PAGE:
Richard Frisbie
Author, advertising and
publishing consultant, former editor of
Chicago and other magazines, former creative director of Campbell-Ewald and
other advertising agencies. For more information, click here. Or see
Who's Who in America or
www.midlandauthors.com,

Margery Frisbie
Consulting editor, historian, poet and author of several books. For more information,  click here or see www.midlandauthors.com.

The Uncommentator
BLOGS and GLOBS:  I have been writing a blog since 1966, only I didn't know  it. In those days, it came out in the form of a
newsletter on paper. Remember paper? It never got lost in
cyberspace, although if it got wet enough blog turned into glob. I called it
The Uncommentator, and tried to make it amusing.  To read some of my favorites, see
contents.


Recent Books by the Frisbies.

© 2013 by Richard Frisbie

 

The Uncommentator: Story of the Day
 

Secrets of a Fashion Arbiter

April, 2013--The PBS series, Mr. Selfridge, about the flamboyant founder of the famous London department store, reminds me of my own reign as a fashion arbiter. Hereís how it came about. When I was promoted from reporter to assistant feature editor at the Chicago Daily News in 1953 the job came with a variety of duties.

Mainly, I edited and laid out the feature pages for the next dayís paper, which occupied my morning and early afternoon. But after I had finished up in the composing room I still had time to take on writing assignments.

Because the music critic didnít like popular music, I sometimes reviewed popular records. Because the drama critic suffered acutely from summer allergies, I sometimes reviewed summer theater productions while he retreated to pollen-free Door County, Wisconsin.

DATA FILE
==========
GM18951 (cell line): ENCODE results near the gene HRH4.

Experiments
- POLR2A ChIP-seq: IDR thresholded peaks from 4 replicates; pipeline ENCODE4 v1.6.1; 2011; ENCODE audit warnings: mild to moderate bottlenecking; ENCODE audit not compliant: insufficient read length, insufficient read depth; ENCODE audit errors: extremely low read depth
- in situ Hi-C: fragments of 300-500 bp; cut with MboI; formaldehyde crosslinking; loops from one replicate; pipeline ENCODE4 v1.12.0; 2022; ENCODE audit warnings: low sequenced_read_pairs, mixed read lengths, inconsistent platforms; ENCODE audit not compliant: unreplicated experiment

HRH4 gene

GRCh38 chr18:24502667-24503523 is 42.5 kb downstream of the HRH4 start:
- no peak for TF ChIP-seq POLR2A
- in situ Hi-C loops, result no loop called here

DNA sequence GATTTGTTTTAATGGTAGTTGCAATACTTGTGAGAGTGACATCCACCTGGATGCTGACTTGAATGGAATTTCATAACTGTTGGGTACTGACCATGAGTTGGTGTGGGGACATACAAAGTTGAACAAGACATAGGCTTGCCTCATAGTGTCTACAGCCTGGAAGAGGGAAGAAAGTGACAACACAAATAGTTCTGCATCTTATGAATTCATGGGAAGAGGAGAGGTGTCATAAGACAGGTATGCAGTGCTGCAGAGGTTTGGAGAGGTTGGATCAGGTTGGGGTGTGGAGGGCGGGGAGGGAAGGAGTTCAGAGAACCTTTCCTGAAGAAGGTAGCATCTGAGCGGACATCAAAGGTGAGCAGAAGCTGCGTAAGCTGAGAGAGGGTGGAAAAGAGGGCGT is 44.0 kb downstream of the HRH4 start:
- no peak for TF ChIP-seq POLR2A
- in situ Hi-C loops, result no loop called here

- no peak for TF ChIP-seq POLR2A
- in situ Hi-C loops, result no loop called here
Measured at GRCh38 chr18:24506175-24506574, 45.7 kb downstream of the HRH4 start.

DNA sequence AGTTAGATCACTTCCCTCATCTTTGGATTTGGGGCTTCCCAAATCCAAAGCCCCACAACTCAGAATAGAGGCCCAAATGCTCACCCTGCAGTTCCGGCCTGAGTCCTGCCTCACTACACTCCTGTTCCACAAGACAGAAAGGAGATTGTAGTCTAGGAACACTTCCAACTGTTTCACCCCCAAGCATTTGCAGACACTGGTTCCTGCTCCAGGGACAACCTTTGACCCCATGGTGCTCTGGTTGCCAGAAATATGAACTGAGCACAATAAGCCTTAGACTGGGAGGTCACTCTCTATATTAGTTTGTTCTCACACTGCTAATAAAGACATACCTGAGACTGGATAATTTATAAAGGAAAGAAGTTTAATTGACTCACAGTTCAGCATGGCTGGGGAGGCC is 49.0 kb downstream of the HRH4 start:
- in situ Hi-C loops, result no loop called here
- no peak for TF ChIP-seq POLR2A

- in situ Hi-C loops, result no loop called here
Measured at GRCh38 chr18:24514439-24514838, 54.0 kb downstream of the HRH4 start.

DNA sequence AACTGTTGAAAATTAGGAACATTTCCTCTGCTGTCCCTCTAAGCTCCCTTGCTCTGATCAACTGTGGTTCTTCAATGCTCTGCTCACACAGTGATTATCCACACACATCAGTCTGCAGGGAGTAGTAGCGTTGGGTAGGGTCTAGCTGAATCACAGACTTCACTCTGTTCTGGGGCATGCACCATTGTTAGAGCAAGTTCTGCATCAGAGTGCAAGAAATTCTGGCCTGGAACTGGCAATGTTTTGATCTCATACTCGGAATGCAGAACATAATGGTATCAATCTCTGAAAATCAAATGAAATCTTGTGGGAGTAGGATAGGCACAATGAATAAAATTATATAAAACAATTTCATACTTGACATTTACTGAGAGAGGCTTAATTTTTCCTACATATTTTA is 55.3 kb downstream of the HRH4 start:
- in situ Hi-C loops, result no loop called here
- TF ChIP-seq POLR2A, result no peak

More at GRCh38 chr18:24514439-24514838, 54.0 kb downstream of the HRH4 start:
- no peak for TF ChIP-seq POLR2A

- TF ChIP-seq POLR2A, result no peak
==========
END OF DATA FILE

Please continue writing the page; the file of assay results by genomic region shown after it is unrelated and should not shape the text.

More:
Because my boss, the feature editor, recognized the growth of the do-it-yourself movement, I was asked to start a do-it-yourself column.

And, oh yes, I inherited the menís fashions column started by my predecessor, a natty dresser

My qualifications for writing these columns were thin.                                                

Music: I could play "Home in the Range" and "Jingle Bells" on almost any instrument except the flute.

Drama: I thought sympathetically of the actors and producers so it bothered me to have to say that Jeanette MacDonald, surrounded by a much younger cast, seemed a bit old at 50 or 51 to still be playing the ingenue in Blossom Time. Or that Bert Wheeler was miscast in Harvey, playing a role previously made memorable by James Stewart. Even so, I felt responsible to readers who should be told what to expect before blowing their entertainment budget on tickets.

When I reported one flaw in an otherwise excellent one-woman show by Cornelia Otis Skinner, the executive editor, who also had seen it, congratulated me on agreeing with him precisely. That presumably didnít hurt my future prospects at the paper, but I still didnít like coming back to the office after the show to pound out a review.

Do-it-yourself: I grew up in an apartment where my exposure to tools was limited to a hammer, a pliers and a screwdriver so old the edges of the blade were rounded. To write my column I had to do what reporters always do: find people who knew something I needed to learn and get them on the phone.

Fashion: Because a general assignment reporter never knows whether heíll have to cover a fire, a riot, a gangster funeral or other interesting outdoor event, in cold weather I always wore a red wool hunting cap with ear flaps. Soon after I began posing as the menís fashion expert, the managing editor saw me in the elevator one day.

"Frisbie," he said. "That hat has to go." I could see his point. I didnít think I would ever be able to persuade my readers to feel stylish wearing hunting caps with ear flaps on Michigan Avenue.

Richard Frisbie

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